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Cheney Free Press
Cheney , Washington
December 18, 2008     Cheney Free Press
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December 18, 2008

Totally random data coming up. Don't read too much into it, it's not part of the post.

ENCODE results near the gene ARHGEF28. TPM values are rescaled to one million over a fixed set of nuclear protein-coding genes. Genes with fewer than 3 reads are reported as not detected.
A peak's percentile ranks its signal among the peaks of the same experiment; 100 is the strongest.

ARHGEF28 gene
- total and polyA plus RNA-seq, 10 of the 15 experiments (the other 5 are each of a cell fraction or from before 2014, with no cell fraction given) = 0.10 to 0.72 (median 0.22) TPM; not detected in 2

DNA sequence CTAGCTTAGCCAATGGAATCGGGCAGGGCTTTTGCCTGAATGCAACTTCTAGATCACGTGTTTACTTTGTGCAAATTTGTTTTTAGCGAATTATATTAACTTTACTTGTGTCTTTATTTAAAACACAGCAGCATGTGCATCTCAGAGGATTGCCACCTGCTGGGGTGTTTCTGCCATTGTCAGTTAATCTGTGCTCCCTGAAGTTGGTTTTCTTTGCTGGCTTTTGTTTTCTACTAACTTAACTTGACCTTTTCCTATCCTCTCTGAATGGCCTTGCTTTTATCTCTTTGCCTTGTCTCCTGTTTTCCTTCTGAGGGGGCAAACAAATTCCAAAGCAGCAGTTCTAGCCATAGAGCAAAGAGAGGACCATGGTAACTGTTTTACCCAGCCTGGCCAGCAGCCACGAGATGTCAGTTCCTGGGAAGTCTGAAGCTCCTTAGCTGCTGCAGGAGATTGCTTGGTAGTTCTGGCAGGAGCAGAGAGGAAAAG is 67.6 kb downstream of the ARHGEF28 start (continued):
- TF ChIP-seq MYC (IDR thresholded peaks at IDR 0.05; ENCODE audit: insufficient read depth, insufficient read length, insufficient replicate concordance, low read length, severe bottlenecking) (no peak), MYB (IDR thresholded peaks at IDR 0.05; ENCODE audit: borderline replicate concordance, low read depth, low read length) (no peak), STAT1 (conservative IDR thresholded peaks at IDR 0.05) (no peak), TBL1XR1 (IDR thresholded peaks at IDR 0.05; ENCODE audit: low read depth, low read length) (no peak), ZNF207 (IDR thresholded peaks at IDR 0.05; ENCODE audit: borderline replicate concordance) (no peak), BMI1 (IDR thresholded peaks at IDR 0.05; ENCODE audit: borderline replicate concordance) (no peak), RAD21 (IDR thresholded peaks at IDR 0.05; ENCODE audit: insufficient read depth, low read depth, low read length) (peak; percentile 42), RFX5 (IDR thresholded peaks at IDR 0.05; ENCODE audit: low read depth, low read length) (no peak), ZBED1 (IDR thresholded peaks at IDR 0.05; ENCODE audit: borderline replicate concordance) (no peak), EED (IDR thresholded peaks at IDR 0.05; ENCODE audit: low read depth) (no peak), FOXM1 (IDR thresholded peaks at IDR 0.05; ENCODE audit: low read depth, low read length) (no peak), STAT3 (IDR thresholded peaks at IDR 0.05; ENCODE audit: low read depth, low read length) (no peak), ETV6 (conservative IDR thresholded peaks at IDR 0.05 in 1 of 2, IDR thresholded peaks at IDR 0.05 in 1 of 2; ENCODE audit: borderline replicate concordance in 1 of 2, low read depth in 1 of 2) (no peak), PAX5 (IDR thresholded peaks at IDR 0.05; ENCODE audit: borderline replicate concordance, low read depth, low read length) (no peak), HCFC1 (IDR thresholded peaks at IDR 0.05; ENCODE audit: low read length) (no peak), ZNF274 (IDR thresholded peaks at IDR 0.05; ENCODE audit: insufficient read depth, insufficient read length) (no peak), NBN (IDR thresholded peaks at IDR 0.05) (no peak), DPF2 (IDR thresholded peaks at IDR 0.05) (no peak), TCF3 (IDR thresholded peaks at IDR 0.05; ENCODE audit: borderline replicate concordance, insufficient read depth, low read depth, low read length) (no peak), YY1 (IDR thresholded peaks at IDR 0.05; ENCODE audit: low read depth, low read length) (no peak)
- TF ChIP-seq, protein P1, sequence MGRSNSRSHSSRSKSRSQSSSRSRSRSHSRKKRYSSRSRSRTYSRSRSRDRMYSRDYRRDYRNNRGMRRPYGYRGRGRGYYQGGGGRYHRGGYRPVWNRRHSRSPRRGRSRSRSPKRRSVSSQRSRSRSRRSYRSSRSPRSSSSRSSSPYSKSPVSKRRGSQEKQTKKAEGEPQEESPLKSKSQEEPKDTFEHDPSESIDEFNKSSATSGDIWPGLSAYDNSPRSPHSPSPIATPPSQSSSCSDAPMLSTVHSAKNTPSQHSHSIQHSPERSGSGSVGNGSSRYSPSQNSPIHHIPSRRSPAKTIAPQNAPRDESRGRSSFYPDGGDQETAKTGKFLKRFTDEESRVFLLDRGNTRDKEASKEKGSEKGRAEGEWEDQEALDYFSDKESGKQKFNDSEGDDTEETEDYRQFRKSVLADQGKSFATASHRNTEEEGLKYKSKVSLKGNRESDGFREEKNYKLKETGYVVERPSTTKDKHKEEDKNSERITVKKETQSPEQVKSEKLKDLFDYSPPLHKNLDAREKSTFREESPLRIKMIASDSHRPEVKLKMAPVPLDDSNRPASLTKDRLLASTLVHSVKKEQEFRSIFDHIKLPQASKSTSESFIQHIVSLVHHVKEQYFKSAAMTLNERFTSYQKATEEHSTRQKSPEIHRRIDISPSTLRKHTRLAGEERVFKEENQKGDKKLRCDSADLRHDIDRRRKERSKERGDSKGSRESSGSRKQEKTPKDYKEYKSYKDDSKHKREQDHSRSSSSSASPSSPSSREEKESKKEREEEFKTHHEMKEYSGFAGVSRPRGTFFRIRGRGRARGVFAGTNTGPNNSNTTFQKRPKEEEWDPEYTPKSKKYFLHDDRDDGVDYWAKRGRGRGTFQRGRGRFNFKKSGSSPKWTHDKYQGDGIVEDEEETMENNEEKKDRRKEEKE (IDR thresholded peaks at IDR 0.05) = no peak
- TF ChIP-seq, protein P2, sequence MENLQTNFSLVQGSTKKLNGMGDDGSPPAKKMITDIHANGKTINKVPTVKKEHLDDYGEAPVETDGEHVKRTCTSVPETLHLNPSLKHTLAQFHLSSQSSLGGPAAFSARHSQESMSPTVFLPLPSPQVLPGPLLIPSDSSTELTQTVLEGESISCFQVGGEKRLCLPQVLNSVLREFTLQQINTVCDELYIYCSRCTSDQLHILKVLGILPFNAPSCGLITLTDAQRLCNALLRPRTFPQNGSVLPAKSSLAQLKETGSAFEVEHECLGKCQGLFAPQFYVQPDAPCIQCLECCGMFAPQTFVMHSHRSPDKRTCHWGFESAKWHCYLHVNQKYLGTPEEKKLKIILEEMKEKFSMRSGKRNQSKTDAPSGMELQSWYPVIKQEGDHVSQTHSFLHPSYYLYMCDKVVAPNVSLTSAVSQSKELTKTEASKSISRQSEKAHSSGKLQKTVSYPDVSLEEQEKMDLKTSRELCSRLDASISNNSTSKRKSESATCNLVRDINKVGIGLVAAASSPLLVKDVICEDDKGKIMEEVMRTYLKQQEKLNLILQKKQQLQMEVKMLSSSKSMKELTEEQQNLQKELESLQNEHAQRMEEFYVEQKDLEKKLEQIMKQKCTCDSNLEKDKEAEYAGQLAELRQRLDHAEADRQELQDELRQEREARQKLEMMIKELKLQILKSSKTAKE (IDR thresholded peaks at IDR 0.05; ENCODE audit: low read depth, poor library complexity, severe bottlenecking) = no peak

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Page 8 Free Press Thursday, December 18, 2008 Finding one' way aroun -Cheney compl wayfinding anal i A study last summer indicates city needs to improve signs directing visitors By DAVID TELLER Staff Reporter If a visitor needs to find some- thing in Cheney, they would likely have a tough go of it. The Community Development Department released a report on an analysis that began last sum- mer on the state of wayfinding in the city of Cheney. "We determined that way- finding needs improvement in Cheney," community develop- ment director Brian Jennings said. He added that Cheney is lack- ing a comprehensive wayfinding signage program directing visi- tors to destinations like Eastern Washington University or Turn- bull Wildlife refuge. According to a report released by Jennings, wayfinding is "a process through the use of maps and other graphics, by which people are directed to their des- tinations." Jennings added that when approaching Cheney from Four Lakes via SR-904, it is difficult to know the downtown is where it is. The appearance of the commercial district at the northern entrance is deceptive. "You would think that Betz and (State Route) 904 essentially is your downtown," Jennings said. "We're not doing the job of lead- ing people to their destinations." There is no specific reason the signs in Cheney directing people where to go have become inef- fective. According to the report, the business district signs are in illogical locations. Gateway signs are outdated and there are no pedestrian-oriented signs. In- stead, visitors on foot "must use vehicular signs making them feel unwelcome and out of place." Also there are no kiosks creating commercial awareness. The reason for the poor sig- nage in the city is because of rapid growth. Jennings said there has been incremental change over the past years and the city has grown considerably. He said the whole commercial district on the north- ern end of Cheney didn't exist 15 years ago. As that area changed, he said there has never been a con- science effort to organize signage in the city. Because of the lack of stan- dards in design and implementa- tion, new signs were put up with little regard to existing signs or standards. The result, according to the report, is a collection of confusing and dissimilar signs adding to visual clutter. Jennings Said EWU has ex- pressed an interest in partnering with Cheney to improve the sig- nage throughout the city. Jennings said EWU also wants to improve signage on campus. "They're very much interested in wayfinding as welL" Jennings said: He added that the campus is affected by wayfinding and is also looking at making im- provements. Jennings said since both entities are doing the same type of project, there's no sense doing two projects. He said the city would likely have simple directions for finding Wood- ward Field or the university's administration building. The next step in the process is figuring out a funding strat- egy to complete the analysis, develop a plan and implement the design. Jennings said the stakeholders must be identified, and the partnership with EWU must be formalized and then the city needs to coordinate with the Washington State Department of Transportation to modify any signage on SR-904. He added that community outreach is crucial to the project. One of the biggest hurdles Jennings said he faces is funding. He said he currently has no guess on the amount needed for the project. File photo This view from Showalter Hall on the Eastern Washington University campus back towards downtown gives a mixed message about coming into Cheney. Last June, Cheney began an analysis on the usefulness and ac- curacy of signs throughout the city and the completed results indicated that signage needs improvement. So far the feedback he has re- ceived about the study is positive. He added that people think it's a good idea after he identified some things they were not aware of. "I don't see how anybody could be against this," Jennings said. James Caddey, who wrote the report, is an EWU senior in the urban planning program and also an intern with the Planning Department. David Teller can be reached at Local presentations help unravel confusion of Medicare By CRAIG HOWARD Spokane Valley News Herald Kathy Dugan understands that people need help navigating the ruddy terrain of Medicare. As the local director of the Statewide Health Insurance Benefit Advisory agency, Dugan answers questions about healthcare from residents throughout Eastern Washington, serving as part travel guide, part senior advocate. The free service, facilitated through the office of Aging and Long Term Care of Eastern Washington, con- tinues to provide valuable support at a time when Medicare seems .to generate more confusion than clarity. "When people call, we're not trying to sell them something," Dugan said. "We're just trying to make things clear." Last month, Dugan was part of a presentation on Medicare open enrollment sponsored by the Centers for Medicare and Medicaid Services. The two-hour program was also held at the Hillyard Senior Center and the Spokane Valley Senior Center. The annual open enrollment period will run from Nov. 15 through Dec. 31 for Medi- care Part D and most supplements. Open enrollment for Medicare Part B and Medicare Advantage plans begins Jan. 1 and runs through March 31. John Hammarlund, a regional administrator for CMS, told at- tendees at last month's seminar that the discussions provided an opportunity "to remove some of the mystery of Medicare. "Every year, plans, premiums and the amount of coverage chang- Photo by Craig Howard Kathy Dugan (far dght), local director of the Statewide Health Insurance Benefit Advisory agency, helps seniors make sense of the Medicare maze during a seminar last month at the Hillyard Senior Center. es," Hammarlund said. "This open enrollment period is a window of time for people to enroll and change their plans." Each Tuesday, through Dec. 30, SHIBA staff and volunteers will meet with seniors at the offices of ALTCEW, 1222 N. Post, near the Spokane Arena, answering questions about open enrollment and Medicare programs. Inqui- ries can also be made, Monday through Friday, by calling SHIBA at 458-2509 or a toll-free Medicare informational number at 1-800- 633-4227, 24 hours a day, seven days a week. Information is also available at "We really want people to seek out help," Hammarlund said. "People need to do their home- work and talk to someone." Dugan shed light on the dif- ferences between Medicare Ad- vantage plans -- administered by private companies like Secure Horizon and Asuris - and Medi- care supplements, commonly accompanied by letters from A through L. Dugan warned seniors to be aware of aggressive sales pitches and to never give out their Medicare number or any bank information over the phone. "No one from Medicare is go- ing to call you on the phone and try to sell you a plan," Dugan said. There is a seven-month initial enrollment period for people who have just turned 65 and qualify for Medicare. Penalties apply for those who don't enroll in the required time. Andrew Tartella of the CMS office described how plans differ in a variety of ways including cost, coverage, convenience and Wpe of plan. "That's why it's important to spend time looking at this," Tar- tella said. Tartella advised seniors to talk With their doctors before making any changes in insurance coverage. He added that, prior to counseling with a SHIBA representative about Medicare Part D, seniors should be clear about the medications they are taking and how often. "Talk to your pharmacist first," he said. Part D covers medications, bio- logicals, insulin and the medical supplies required to take insulin. The coverage also contains a gap referred to as the "donut hole" in which seniors are asked to cover the cost of medications after an initial spending,limit of $2,700 is reached. Coverage kicks m again after beneficiaries cover $1,650 in out-of-pocket expenses. Medicare does provide help for low-income individuals that covers the gap. There are also nine Part D plans being offered in 2009 that offer generic drug coverage through the doughnut hole. With so much information out there, Tartella re-emphasized the importance of consulting with qualified helpers like those in the SHIBA office. "These people are wonderful to talk to," he said. "They're not going to charge you anything. They're there to help" MEDICAL LAKE DENTAL CLINIC Bringing Smiles to Families on the West Plains and Fairchild AFB since 1977. Family Den tist ~ Jessica M. Toillion, D.D.S. Daniel J. Mergen, D.D.S. Elizabeth van den Hoven, D.D.S. @@@ Pediatric De~dist~l (Children & Young Adults) Bruce C. Toillion, D.D.S. North 123 Brower o p.o. B~x t0 Medic,al l.,ake, WA 509:299o517I kcc~7*,fi~ig New Families Mc~t insu~anc~e plm~ accepted Contracted with Unit~-,d Cormord~a : WDS & Premera Community Colleges of Spokane offering seniors classes The Seniors Program at Com- munity Colleges of Spokane of- fers a wide range of affordable classes at locations throughout the Spokane area. Course offer- ings include computers, art, writ- ers' workshops, history, humani- ties, foreign language, fitness and other general interest topics. ~ Up Onlm~ www.LocalN~om Class costs range from $11 to $62 for the quarter, including texts and materials in the computer classes. For more information, call the Seniors Program office at 533-4756. ii Medicare Part D Plans are changing. Reviewing your plan options can save you money, Do you need help sorting throug all the plans to find the right one for you? For FREE, NON.BIASED advice bring your list of medications, with dos. : ages, and your Medicare card to: Aging and Long Term Care of Eastern Washington 1222 N Post, Spokane Any Tuesday Now through December 30th 2008 9:00 a.m. to 4:00 p.m. You will be helped on a first come, first served basis. For more information call: Margaret or Kathy at 458-2509 SHIBA HelpLine (Statewide Health Insurance Benefit Advisors) i iii emmm